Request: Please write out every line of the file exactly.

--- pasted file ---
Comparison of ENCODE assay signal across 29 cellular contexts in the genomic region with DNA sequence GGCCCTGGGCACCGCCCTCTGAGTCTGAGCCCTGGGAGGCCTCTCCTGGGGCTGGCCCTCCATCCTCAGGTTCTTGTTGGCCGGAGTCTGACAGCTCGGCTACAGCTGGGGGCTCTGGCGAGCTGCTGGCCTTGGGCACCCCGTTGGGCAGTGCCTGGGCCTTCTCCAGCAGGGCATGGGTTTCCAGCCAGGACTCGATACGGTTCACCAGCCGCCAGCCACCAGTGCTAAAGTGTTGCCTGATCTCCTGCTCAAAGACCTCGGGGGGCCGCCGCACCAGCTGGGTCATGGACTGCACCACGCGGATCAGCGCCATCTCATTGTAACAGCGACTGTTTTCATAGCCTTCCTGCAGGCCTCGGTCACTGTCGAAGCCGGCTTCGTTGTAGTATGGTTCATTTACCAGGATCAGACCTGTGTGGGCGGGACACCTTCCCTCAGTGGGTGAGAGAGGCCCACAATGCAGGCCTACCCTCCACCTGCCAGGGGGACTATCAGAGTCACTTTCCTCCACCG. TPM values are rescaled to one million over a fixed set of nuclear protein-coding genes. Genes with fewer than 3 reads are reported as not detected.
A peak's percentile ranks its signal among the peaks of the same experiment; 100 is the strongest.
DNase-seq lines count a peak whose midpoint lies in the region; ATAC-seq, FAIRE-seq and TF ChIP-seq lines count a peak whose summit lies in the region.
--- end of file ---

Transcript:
Comparison of ENCODE assay signal across 29 cellular contexts in the genomic region with DNA sequence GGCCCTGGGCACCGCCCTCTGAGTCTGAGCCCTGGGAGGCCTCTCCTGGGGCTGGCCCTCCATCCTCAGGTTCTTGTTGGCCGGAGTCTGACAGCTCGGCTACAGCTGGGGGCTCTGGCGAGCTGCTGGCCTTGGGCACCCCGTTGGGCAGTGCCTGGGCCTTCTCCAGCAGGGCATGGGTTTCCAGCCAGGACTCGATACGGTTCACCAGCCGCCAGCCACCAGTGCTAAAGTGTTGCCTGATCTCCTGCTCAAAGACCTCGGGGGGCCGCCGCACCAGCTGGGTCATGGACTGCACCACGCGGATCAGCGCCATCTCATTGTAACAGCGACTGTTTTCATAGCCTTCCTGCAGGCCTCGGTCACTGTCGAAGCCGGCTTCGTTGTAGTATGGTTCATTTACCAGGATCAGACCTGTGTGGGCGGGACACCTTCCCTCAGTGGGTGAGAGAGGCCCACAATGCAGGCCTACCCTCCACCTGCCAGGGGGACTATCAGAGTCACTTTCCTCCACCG. TPM values are rescaled to one million over a fixed set of nuclear protein-coding genes. Genes with fewer than 3 reads are reported as not detected.
A peak's percentile ranks its signal among the peaks of the same experiment; 100 is the strongest.
DNase-seq lines count a peak whose midpoint lies in the region; ATAC-seq, FAIRE-seq and TF ChIP-seq lines count a peak whose summit lies in the region.